In Israel, a new ballot to try to break the political deadlock

A Likud campaign poster with its president Benjamin Netanyahu on the streets of Jerusalem on Sunday March 1.
A Likud campaign poster with its president Benjamin Netanyahu on the streets of Jerusalem on Sunday March 1. Ammar Awad / REUTERS

The moment of truth will strike on Monday (March 2nd) in Israel with the third legislative elections in less than a year that could end the country's most serious political crisis and seal the fate of Prime Minister Benjamin Netanyahu, who has been charged with corruption.

After elections in April and September 2019 that failed to decide between the Likud (right) of Mr. Netanyahu and the centrist party Kahol Lavan (Blue White) of Benny Gantz, more than six million voters are again invited at the polls in the hope of completing this political triathlon.

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Polling stations open at 7 a.m. (6 a.m. in Paris) and close at 10 p.m. (9 p.m. in Paris). The first results of the polls out of the ballot boxes will immediately follow. The first partial official results will be announced overnight.

A new variable, the indictment of Netanyahu

One thing has changed since the last election: the indictment of Benjamin Netanyahu, who became the first head of government in history in Israel to be indicted in November, and moreover for corruption, embezzlement and breach of trust . In one of the files, the justice system suspects him of having granted government favors which could have brought millions of dollars to the boss of the telecom company Bezeq, in exchange for favorable media coverage of the group's media.

The indictment of Mr. Netanyahu, who is playing his political future two weeks before the start of his trial on March 17, has not caused his support for Likud to falter, according to the latest polls. They predict a new close fight with Mr. Gantz who could be played with one or two seats.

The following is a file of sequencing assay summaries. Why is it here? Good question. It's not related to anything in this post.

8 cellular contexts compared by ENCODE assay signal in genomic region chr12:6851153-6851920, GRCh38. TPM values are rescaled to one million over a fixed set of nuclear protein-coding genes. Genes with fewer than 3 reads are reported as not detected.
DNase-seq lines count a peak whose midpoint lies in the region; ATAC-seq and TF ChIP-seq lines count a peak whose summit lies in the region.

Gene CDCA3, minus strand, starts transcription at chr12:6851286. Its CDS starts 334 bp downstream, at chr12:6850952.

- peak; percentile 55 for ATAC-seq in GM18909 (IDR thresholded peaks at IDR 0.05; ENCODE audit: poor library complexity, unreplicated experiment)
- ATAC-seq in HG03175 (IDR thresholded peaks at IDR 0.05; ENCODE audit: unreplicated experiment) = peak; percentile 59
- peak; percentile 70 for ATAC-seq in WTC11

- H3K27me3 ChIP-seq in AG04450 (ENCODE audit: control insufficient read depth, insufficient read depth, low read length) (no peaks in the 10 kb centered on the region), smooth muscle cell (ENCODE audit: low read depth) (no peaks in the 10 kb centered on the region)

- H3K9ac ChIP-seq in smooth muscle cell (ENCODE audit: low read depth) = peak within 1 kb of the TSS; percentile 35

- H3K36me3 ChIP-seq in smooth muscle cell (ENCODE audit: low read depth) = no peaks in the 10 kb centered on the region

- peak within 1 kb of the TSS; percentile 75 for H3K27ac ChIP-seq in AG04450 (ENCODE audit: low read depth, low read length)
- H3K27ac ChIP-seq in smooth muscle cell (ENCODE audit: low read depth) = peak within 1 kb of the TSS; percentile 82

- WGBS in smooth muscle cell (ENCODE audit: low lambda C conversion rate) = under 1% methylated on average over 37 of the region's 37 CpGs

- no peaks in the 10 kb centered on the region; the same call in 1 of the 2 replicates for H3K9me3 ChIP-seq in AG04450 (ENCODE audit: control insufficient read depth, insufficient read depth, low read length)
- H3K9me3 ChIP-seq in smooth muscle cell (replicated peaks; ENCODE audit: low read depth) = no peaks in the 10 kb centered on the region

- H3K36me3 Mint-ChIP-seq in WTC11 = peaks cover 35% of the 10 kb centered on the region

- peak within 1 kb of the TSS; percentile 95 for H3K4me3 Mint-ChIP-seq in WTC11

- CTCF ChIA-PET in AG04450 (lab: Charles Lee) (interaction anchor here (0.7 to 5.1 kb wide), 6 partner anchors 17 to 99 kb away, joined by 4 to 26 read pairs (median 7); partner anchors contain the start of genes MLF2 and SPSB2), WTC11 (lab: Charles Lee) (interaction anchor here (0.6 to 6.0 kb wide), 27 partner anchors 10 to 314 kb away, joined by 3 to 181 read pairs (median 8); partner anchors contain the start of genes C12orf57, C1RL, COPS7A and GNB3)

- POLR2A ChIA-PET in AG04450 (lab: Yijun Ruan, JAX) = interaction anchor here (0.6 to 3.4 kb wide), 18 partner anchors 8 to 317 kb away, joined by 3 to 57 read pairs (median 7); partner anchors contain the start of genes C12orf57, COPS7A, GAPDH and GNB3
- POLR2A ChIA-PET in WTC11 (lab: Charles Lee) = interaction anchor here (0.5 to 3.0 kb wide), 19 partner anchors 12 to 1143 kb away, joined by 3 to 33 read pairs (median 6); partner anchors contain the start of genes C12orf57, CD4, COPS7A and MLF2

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In the final stretch of the campaign, Mr. Netanyahu saw his support slightly increase to follow Benny Gantz, former chief of staff, in the voting intentions.

Bleu Blanc counts on the support of the left parties

According to the latest barometers, neither the Likoud nor Bleu Blanc can hope for more than thirty seats on the 120 of the Parliament, hence the importance of the results of their allies and non-aligned formations for this poll, including the big unknown is the participation rate.

Mr. Netanyahu counts on the support of the ultra-Orthodox Jewish formations of Shass, coopting a significant part of the Sephardic voices (Eastern Jews), of the unified Judaism of the Torah, which is mainly addressed to the Ashkenazi Orthodox (from Eastern Europe). 'East) and from the Yamina list (radical right) of the current Minister of Defense Naftali Bennett.

Bleu Blanc, for its part, is counting on the support of the left-wing parties which have gathered in a single list and could, possibly, benefit from ad hoc support from the United List of Israeli Arab Parties. The latter had caused surprise in September by climbing the third step of the podium and want not only to repeat this feat but to exceed it.

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The United List attempts to reap the fruits of frustration among the Israeli Arab minority (about 20% of the population) linked to the American plan for a settlement of the Israeli-Palestinian conflict, a project applauded by Israel and rejected by the Palestinians. President Donald Trump's plan to make Jerusalem the capital "Indivisible" of Israel, as well as the transfer of control of a dozen Israeli Arab villages and towns to a future Palestinian state.

Several unknowns, including the impact of the coronavirus

Mr. Netanyahu also campaigned on the basis of the Trump plan, promising the rapid annexation of the Jordan Valley and Israeli settlements in the West Bank, the Palestinian territory occupied by Israel since 1967, as provided for in the plan. .

Benny Gantz, who also supports the American project, campaigned in part on the Prime Minister's legal problems, inviting people to vote in favor of the "End of the Netanyahu era", in power for 14 years, including the last decade without interruption.

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In this polarized context, the Israel Beiteinou formation slides, which is not aligned with either of the two big blocs, and whose leader Avigdor Lieberman, a secular nationalist hostile to Arab and Orthodox Jewish parties, could tip the scales in favor of the one or the other.

Another unknown in this electoral panorama: the fear of the new coronavirus. Seven cases have been identified in Israel and parties fear that the spread of "False news" on the epidemic is pushing voters not to vote. Authorities have asked some 5,600 Israelis who have come into contact with people infected with the new coronavirus or who have traveled to countries affected by the epidemic to stay at home. They can then vote in offices reserved for them, according to the Ministry of Health.

The World with AFP


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